Chinese silent film star Li Lili.

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By Joe Bendel. Like Ruan Lingyu, Li Lili was a true diva of silent Chinese cinema. And if you think former diva status would not be particularly convenient during the Cultural Revolution, your suspicions are correct. Having upstaged Madame Mao in the 1930’s hardly helped, either. Yet there should have been no complaints about the ideological content of Sun Yu’s Daybreak, which screens this Tuesday as part of the Asia Society’s current film series, Goddess: Chinese Women on Screen.

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Ling Ling is a fresh faced country girl, who comes to Shanghai with her man in search of employment. Briefly, things look promising when they find work at a yarn factory. Unfortunately, trouble with the law forces him to ship out as a merchant seaman, leaving her vulnerable to the city’s predatory elements.

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First, Ling Ling is drugged and raped by the playboy factory owner. Later, when wandering lost through the city, she is sold into a brothel by an ostensive protector. It might be a bad business, but Ling Ling adapts to it, reasserting command of her illicit destiny as a high-priced prostitute, but with both a heart of gold and a raised political consciousness. Dispensing aid to her struggling neighbors while conspiring with subversive elements, Ling Ling truly becomes a new woman.

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From "Daybreak."

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Of course, it ends tragically. All the best propaganda does. Although Daybreak is not as stylishly realized as Wu Yonggang’s The Goddess, a revolutionary hooker is certainly a much more attractive radicalizing agent than a clenched-fist factory worker. The camera absolutely loves her – and just like Ruan, Li Lili knew how to milk a death scene for all its worth.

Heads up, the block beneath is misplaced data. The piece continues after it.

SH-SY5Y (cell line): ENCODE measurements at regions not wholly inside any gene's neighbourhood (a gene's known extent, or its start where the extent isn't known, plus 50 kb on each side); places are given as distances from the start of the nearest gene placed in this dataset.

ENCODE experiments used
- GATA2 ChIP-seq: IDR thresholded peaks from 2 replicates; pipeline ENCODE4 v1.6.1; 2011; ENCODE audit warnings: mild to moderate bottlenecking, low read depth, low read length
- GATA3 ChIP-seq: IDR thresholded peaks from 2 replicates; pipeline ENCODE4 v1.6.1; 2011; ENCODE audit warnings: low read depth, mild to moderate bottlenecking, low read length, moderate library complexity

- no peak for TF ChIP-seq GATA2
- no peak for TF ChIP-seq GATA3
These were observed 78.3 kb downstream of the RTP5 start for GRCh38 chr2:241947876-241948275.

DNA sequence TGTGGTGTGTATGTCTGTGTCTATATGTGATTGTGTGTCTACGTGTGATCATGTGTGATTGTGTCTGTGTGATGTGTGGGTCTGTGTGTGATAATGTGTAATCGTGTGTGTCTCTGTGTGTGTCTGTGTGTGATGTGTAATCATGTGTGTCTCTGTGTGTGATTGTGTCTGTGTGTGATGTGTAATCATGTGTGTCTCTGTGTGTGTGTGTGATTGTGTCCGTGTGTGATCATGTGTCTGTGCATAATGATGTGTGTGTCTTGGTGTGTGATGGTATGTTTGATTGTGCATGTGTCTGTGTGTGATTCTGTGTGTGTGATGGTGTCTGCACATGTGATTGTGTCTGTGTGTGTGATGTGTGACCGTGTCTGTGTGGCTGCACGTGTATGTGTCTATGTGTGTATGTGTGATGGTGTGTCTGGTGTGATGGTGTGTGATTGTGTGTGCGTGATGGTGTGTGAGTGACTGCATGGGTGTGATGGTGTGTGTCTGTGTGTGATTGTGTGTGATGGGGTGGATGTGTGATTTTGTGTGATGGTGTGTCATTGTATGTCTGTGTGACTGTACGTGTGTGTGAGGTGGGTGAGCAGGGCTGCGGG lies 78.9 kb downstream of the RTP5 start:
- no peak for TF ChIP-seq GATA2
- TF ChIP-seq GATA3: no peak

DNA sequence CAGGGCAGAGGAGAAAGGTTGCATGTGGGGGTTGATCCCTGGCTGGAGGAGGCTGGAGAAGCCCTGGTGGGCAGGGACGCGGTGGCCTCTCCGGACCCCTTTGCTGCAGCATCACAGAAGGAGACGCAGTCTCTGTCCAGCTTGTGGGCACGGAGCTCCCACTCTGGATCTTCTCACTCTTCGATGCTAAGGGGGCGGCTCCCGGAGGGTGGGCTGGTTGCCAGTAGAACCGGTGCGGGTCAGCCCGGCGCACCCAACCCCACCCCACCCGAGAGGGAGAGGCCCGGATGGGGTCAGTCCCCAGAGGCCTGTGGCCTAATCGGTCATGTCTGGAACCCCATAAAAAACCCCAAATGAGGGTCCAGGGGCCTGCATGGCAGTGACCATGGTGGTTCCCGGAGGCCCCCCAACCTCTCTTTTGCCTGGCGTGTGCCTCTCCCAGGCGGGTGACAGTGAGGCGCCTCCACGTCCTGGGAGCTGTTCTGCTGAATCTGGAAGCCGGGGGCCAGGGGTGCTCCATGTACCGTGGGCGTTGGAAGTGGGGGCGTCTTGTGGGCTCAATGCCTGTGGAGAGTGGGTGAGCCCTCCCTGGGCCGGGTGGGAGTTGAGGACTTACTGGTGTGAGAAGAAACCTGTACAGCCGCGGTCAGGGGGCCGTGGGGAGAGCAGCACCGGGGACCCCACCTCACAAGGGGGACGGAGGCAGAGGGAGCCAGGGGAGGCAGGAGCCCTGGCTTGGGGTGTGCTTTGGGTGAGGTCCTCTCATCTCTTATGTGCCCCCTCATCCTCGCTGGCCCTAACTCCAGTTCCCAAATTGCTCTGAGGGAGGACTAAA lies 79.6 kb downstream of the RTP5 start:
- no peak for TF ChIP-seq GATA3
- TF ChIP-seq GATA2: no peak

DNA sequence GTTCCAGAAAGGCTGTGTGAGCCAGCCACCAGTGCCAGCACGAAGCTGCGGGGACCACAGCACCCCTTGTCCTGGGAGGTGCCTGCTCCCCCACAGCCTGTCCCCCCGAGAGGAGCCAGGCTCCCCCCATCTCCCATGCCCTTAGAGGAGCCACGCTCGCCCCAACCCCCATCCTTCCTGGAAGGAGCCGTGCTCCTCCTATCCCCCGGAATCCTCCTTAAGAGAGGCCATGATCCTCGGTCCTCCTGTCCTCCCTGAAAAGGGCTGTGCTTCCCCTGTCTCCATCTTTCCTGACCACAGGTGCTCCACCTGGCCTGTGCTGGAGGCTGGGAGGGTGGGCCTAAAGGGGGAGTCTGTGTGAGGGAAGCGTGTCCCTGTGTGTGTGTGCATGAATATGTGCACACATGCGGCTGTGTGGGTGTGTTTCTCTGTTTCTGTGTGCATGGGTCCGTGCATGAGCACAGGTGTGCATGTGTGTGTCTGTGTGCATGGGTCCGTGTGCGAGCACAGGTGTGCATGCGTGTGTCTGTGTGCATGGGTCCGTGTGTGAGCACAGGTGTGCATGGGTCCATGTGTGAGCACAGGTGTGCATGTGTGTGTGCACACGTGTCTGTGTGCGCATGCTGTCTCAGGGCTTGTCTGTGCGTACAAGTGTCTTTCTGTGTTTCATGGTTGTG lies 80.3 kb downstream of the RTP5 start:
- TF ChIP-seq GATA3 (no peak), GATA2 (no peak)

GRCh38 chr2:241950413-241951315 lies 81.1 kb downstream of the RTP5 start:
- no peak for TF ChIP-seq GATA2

It is not hard to see why Li was such a diva of the silent era (in fact, she was once part of a theatrical tandem known as the Four Divas). Her Ling Ling is cute, innocent, and eventually saucy – but nobody’s dummy. Despite all the wrongs done to Ling Ling, she is never a mere victim in Daybreak, which is a major reason why it remains such a notable work.

A product of its time, Daybreak is an interesting but imperfect film, whereas Li’s story is absolutely fascinating. China’s last living silent film star, she led an epic life in ways both great and terrifying. Indeed, it raises a great historical “what if” question. In the way we wonder about Hitler’s artistic frustrations, perhaps if Lan Ping (a.k.a. Jiang Qing) had been a better actress, the suffering of millions might have been avoided. Recommended in its own right, mostly for Li Lili’s luminous presence, Daybreak screens this Tuesday night (11/20) at the Asia Society, as their can’t miss Goddess series continues.


Posted on November 19th, 2012 at 12:44pm.

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